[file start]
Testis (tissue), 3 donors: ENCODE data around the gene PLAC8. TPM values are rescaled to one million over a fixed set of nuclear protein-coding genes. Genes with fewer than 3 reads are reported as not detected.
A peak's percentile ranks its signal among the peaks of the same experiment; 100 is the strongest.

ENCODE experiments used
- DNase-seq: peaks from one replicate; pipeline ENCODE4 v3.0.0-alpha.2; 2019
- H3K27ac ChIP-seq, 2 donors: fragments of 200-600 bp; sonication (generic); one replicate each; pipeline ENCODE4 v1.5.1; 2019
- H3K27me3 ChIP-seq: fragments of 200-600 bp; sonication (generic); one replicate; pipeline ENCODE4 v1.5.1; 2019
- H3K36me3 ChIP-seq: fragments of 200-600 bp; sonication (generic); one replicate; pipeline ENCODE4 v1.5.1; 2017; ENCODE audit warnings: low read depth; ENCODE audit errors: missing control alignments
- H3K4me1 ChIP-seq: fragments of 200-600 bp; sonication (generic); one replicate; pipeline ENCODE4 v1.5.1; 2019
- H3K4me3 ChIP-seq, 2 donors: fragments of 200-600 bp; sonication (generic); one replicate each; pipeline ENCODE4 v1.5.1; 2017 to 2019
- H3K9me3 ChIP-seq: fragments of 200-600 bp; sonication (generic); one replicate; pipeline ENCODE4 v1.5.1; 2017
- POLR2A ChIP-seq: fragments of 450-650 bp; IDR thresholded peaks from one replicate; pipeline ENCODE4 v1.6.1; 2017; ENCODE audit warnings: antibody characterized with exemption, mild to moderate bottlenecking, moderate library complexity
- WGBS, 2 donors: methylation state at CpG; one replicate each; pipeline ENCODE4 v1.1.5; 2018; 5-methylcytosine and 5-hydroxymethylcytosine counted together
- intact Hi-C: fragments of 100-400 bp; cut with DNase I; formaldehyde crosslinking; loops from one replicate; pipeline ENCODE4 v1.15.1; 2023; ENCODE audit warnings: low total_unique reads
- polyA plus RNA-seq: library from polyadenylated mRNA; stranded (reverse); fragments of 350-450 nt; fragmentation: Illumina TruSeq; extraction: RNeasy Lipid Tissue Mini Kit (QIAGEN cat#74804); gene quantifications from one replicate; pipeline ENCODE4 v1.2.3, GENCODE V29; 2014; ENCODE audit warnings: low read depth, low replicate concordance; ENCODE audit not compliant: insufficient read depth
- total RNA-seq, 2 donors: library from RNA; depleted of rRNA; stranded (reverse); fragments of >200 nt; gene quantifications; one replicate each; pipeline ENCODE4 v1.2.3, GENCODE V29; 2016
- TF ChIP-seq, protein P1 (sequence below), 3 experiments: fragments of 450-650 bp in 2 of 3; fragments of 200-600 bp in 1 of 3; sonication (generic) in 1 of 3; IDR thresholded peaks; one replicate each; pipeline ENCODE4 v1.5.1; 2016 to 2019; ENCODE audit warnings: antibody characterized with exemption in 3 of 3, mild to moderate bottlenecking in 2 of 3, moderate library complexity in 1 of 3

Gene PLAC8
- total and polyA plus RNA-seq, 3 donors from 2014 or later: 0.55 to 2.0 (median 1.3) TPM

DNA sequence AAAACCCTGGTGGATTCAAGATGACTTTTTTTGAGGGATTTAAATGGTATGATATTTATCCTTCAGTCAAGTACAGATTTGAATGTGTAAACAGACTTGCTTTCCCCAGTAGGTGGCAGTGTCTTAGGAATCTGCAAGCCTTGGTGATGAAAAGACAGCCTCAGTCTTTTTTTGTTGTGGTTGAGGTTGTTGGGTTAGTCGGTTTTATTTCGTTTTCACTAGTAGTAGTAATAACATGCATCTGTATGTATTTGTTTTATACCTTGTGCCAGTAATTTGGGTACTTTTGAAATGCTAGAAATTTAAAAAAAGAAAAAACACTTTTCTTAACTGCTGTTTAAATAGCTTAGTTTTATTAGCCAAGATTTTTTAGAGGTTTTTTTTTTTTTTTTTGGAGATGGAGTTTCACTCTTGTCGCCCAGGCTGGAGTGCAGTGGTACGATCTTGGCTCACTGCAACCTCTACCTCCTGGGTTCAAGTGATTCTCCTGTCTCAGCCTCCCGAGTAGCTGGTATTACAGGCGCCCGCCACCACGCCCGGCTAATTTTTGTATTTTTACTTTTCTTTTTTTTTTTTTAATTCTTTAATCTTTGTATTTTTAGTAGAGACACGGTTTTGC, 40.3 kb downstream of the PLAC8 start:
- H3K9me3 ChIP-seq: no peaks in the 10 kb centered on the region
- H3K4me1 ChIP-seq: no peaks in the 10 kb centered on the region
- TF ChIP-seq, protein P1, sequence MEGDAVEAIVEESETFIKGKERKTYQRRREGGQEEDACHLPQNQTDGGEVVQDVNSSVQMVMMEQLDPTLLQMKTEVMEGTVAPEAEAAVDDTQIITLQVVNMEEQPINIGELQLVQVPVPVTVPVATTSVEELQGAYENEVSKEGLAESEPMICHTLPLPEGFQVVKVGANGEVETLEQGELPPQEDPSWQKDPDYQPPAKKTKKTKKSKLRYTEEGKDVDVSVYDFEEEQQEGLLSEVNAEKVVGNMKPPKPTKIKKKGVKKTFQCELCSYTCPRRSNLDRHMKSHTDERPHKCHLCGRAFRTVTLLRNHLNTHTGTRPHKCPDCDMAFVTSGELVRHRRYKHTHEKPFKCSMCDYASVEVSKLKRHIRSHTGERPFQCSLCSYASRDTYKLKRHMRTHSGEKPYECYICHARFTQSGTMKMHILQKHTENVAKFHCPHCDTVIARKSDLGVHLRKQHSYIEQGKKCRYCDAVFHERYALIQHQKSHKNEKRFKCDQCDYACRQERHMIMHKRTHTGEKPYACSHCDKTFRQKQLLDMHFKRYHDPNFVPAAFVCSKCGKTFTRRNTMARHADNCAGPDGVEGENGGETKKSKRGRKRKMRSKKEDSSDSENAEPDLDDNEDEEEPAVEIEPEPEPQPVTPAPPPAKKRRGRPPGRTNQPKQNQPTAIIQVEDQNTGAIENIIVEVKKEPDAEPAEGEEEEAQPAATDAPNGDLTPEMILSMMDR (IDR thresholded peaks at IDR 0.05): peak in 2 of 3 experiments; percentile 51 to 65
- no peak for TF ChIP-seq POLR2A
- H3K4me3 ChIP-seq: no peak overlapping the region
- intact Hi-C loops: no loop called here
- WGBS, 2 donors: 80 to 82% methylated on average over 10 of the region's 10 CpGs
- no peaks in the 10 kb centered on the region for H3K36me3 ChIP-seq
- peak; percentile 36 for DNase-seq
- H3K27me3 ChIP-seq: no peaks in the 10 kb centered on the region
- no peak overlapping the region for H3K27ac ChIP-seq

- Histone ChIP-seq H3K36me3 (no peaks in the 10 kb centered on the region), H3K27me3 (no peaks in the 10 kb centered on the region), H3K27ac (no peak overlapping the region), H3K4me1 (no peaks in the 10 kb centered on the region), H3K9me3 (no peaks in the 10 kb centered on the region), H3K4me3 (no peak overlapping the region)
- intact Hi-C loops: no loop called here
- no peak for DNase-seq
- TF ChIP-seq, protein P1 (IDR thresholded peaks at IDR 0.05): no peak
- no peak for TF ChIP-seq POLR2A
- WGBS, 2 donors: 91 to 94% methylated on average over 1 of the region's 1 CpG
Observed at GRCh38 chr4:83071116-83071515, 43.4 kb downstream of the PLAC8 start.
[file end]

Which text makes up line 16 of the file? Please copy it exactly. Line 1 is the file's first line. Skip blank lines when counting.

- TF ChIP-seq, protein P1 (sequence below), 3 experiments: fragments of 450-650 bp in 2 of 3; fragments of 200-600 bp in 1 of 3; sonication (generic) in 1 of 3; IDR thresholded peaks; one replicate each; pipeline ENCODE4 v1.5.1; 2016 to 2019; ENCODE audit warnings: antibody characterized with exemption in 3 of 3, mild to moderate bottlenecking in 2 of 3, moderate library complexity in 1 of 3